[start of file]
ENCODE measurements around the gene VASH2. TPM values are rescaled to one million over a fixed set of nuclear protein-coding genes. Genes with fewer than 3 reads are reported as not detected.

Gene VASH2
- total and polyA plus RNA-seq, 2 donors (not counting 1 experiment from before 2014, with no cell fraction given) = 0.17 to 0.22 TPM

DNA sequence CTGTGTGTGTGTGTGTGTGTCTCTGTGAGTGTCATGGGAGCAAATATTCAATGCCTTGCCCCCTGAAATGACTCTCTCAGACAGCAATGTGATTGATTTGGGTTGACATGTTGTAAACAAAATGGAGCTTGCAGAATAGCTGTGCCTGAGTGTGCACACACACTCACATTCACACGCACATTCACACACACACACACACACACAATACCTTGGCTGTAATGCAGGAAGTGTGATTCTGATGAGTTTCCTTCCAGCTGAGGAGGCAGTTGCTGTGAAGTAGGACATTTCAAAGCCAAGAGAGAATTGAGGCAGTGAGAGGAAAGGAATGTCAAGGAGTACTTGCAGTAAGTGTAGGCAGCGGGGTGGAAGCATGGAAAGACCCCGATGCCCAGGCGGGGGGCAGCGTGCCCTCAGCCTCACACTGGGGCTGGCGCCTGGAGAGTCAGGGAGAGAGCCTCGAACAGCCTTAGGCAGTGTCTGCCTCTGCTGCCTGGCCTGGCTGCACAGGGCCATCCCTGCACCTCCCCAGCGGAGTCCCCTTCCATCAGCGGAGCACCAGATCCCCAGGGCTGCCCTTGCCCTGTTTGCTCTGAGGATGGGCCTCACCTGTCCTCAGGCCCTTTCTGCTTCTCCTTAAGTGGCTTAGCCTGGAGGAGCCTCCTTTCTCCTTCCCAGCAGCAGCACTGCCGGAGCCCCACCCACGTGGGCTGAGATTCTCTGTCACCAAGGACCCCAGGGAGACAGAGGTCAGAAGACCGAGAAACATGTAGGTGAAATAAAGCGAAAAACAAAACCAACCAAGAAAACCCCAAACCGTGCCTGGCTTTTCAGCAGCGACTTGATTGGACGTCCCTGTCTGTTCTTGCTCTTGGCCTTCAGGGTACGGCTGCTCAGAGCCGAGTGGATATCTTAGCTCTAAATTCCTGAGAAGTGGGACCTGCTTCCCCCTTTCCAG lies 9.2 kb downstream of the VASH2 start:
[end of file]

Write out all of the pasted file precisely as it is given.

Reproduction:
ENCODE measurements around the gene VASH2. TPM values are rescaled to one million over a fixed set of nuclear protein-coding genes. Genes with fewer than 3 reads are reported as not detected.

Gene VASH2
- total and polyA plus RNA-seq, 2 donors (not counting 1 experiment from before 2014, with no cell fraction given) = 0.17 to 0.22 TPM

DNA sequence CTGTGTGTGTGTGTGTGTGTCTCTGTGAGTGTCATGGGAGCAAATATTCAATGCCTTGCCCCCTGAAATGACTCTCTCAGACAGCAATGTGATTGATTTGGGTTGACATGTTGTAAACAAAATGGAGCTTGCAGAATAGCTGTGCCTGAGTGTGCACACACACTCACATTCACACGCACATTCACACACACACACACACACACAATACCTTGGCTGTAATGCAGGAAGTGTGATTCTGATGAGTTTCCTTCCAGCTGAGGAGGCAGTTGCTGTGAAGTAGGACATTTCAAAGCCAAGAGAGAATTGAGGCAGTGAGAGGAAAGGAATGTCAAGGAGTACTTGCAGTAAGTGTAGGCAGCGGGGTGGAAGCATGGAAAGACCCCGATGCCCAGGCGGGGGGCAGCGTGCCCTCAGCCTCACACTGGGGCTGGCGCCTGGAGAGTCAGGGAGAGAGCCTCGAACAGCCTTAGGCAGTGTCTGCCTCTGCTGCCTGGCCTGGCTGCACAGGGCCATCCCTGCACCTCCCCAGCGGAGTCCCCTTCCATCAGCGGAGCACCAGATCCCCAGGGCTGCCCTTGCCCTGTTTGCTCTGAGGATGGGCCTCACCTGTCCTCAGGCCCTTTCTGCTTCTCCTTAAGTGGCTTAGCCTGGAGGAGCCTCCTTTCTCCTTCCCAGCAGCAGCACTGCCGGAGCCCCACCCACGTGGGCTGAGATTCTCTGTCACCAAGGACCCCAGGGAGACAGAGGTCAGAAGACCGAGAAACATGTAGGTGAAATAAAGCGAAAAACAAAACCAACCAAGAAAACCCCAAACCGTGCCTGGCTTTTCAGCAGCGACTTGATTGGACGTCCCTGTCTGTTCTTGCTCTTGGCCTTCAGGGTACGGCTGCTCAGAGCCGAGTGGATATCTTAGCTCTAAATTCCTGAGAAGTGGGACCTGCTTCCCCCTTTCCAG lies 9.2 kb downstream of the VASH2 start: